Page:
* Step to promote more international trade in yuan
* Potential growth of more yuan-trading centres apart from HK
* China's tight hold of yuan supply means deposit growth may be slow
* Banks in Singapore offer yuan trading to customers (Edits)
By Gertrude Chavez-Dreyfuss and Saikat Chatterjee
NEW YORK/HONG KONG, Jan 12 State-owned Bank of China Ltd has offered yuan trading to its U.S. customers, a sign that Beijing this year may increasingly promote the use of the Chinese currency in major financial centers.
The change at Bank of China announced in a posting dated Dec. 2010 means that customers can trade yuan in the United States for the first time rather than having to do so in Hong Kong.
However, like elswhere, China is keeping a tight rein on the yuan allowed to circulate beyond its borders, so individual accounts can only convert around $3,000 a day into yuan.
The New York branch of China's fourth-largest bank said it now lets companies and individuals buy and sell the yuan via accounts with its U.S. branches, although U.S. businesses and individuals can also trade the currency through Western banks.
"The authorities are promoting the use of the yuan in international trade and this is another step in that direction and this means we should see the growth of yuan trading in other regional centers across the world," said Robert Minikin, senior currency strategist at Standard Chartered Bank in Hong Kong.
The move is seen as another small step to redenominate trade in yuan after persuading mainland importers and exporters to reduce settling trade in the U.S. dollar and striking trade settlement agreements with Russia, Brazil and other countries.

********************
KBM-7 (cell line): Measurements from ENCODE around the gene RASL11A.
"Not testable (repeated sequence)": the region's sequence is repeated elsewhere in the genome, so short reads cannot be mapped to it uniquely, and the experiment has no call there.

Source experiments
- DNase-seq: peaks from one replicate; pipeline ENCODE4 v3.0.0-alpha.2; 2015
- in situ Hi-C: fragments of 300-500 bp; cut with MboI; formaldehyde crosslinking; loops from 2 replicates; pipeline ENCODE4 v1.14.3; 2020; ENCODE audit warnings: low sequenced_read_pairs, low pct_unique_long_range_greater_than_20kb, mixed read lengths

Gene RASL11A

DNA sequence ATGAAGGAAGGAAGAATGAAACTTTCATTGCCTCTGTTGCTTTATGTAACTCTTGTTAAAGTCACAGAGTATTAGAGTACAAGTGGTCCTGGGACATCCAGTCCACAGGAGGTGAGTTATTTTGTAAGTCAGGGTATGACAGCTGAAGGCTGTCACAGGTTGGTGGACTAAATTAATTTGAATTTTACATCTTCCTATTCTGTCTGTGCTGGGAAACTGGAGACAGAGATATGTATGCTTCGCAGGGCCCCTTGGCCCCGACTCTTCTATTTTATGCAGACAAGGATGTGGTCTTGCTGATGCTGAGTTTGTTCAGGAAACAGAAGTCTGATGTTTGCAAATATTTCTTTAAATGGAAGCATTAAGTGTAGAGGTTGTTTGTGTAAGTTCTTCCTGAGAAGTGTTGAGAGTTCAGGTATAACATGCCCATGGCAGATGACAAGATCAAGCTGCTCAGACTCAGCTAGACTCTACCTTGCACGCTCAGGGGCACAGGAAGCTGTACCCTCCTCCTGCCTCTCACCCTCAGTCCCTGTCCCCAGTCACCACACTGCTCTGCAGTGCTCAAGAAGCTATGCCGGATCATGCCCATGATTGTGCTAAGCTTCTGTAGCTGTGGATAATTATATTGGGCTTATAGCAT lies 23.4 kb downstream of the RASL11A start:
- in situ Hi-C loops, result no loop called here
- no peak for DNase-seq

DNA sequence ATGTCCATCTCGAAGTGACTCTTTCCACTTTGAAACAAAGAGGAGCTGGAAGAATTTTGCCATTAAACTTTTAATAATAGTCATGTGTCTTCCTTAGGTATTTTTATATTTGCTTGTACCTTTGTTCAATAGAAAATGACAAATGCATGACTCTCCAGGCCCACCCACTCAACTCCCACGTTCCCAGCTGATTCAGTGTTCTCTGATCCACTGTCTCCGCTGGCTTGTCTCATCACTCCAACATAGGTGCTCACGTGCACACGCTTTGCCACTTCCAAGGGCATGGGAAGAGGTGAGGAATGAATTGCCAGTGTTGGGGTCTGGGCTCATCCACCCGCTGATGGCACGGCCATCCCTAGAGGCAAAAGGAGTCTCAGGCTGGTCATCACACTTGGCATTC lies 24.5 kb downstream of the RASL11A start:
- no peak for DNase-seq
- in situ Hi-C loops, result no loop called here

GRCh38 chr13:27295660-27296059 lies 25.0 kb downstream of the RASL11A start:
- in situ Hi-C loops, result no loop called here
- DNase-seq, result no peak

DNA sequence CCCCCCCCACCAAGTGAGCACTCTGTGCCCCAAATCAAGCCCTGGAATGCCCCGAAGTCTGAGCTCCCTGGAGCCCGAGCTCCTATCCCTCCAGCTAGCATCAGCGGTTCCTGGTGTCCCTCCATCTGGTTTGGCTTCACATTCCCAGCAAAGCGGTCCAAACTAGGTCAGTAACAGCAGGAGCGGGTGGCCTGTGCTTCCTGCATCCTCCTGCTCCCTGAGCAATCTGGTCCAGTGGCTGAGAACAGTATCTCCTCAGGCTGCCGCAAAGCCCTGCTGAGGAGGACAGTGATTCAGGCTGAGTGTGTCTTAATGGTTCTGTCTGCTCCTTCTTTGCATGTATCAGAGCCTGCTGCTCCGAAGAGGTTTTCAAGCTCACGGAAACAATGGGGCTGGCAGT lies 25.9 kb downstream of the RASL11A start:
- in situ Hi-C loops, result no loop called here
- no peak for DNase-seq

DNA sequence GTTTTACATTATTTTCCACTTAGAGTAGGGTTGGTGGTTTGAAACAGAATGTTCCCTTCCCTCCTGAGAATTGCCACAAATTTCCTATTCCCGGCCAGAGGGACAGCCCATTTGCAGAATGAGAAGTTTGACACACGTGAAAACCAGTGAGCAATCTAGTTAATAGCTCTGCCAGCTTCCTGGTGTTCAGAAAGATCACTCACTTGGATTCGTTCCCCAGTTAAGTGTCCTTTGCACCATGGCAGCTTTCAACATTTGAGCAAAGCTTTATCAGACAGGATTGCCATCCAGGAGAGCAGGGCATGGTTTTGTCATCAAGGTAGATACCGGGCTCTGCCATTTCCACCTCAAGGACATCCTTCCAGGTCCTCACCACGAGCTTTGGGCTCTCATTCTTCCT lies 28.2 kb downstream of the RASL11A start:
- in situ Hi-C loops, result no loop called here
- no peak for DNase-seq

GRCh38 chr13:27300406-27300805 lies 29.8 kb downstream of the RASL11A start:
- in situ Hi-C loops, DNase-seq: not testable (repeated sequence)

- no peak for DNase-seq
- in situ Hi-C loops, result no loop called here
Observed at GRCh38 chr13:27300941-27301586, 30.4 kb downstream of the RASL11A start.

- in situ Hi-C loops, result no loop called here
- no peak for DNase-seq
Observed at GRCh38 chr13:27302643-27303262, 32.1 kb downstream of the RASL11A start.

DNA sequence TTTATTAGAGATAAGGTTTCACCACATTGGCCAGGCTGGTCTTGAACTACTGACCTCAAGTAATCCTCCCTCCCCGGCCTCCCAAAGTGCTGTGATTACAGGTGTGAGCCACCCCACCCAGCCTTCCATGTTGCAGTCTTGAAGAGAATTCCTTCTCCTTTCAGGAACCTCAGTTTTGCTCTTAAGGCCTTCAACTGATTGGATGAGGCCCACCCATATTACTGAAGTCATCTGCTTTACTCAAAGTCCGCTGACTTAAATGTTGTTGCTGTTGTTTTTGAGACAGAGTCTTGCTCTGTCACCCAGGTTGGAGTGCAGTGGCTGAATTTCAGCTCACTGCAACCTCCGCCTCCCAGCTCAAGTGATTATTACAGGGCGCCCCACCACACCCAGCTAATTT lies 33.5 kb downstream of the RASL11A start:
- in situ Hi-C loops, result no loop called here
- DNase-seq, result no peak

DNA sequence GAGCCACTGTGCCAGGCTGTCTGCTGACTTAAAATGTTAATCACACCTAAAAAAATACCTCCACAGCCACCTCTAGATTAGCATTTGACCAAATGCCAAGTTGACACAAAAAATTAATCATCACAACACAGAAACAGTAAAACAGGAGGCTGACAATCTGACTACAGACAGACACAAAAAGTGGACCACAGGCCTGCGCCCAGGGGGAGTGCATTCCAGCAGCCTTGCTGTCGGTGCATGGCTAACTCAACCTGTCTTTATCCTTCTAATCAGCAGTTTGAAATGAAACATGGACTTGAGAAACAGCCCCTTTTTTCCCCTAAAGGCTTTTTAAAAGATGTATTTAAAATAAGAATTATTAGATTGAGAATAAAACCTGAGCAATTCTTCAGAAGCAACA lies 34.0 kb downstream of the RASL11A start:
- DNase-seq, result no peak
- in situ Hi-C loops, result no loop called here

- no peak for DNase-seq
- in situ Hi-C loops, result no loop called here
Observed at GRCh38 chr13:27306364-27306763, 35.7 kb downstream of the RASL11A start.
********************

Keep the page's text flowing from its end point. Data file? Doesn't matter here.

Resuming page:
Promoting the use of the Chinese currency in international trade has gone from strength to strength in the past year thanks to a slew of measures taken by authorities.
Cross-border trade settlement in Hong Kong has grown rapidly from a monthly average 4 billion yuan in the first half of 2010 to 68 billion yuan in October.
At the same time, Hong Kong's yuan deposit base has expanded sharply since trade liberalisation rules established in July 2010, leading to the emergence of a rapidly growing offshore yuan and yuan-linked instrument market.
The step by the Bank of China, while significant, is a baby one, mainly because the Chinese government still tightly controls the amount of yuan circulating outside the country and maintains trade settlement quotas.
In 2010, China ran a $181 billion bilateral surplus with the United States, and a total surplus of $183 billion.
Bank of China's website, which outlines details of holding renminbi accounts, said it offers yuan savings, demand and time deposit accounts to business customers in New York and Los Angeles.
A savings account requires a minimum balance of the equivalent of $5,000, while the minimum in demand deposit accounts is $3,000.
The amount of U.S. dollars that can be converted into yuan per individual account is a tiny 20,000 yuan per day ($3,021) -- a cap similar to the one existing in Hong Kong -- and means that the growth in the yuan deposit base would take time.
Yuan deposits in Hong Kong jumped to 280 billion yuan by the end of November from just 63 billion yuan at the end of 2009, and with the likelihood of more trade being settled in yuan in other centers, more pools of liquidity could mushroom.
In Singapore, HSBC has started offering yuan deposits to customers in Singapore with investible assets of more than 200,000 Singapore dollars and DBS will offer yuan deposits to customers soon.
"Every step has been a small step. It is with small steps to a more flexible currency, but at their pace and what they are comfortable with. It is also not a shock that the Chinese did this just when they are meeting with U.S. officials," said David Watt, senior currency strategist at RBC Capital Markets in Toronto.
Chinese President Hu Jintao will visit Washington to meet with President Barack Obama on Jan. 19. China's foreign exchange policy will probably be a topic of discussion [ID:nL3E7CA05U]. ($1=6.619 Chinese Renminbi) (Additional reporting by Julia Haviv in NEW YORK, Kevin Lim and Catherine Trevethan in SINGAPORE, Editing by Kevin Plumberg)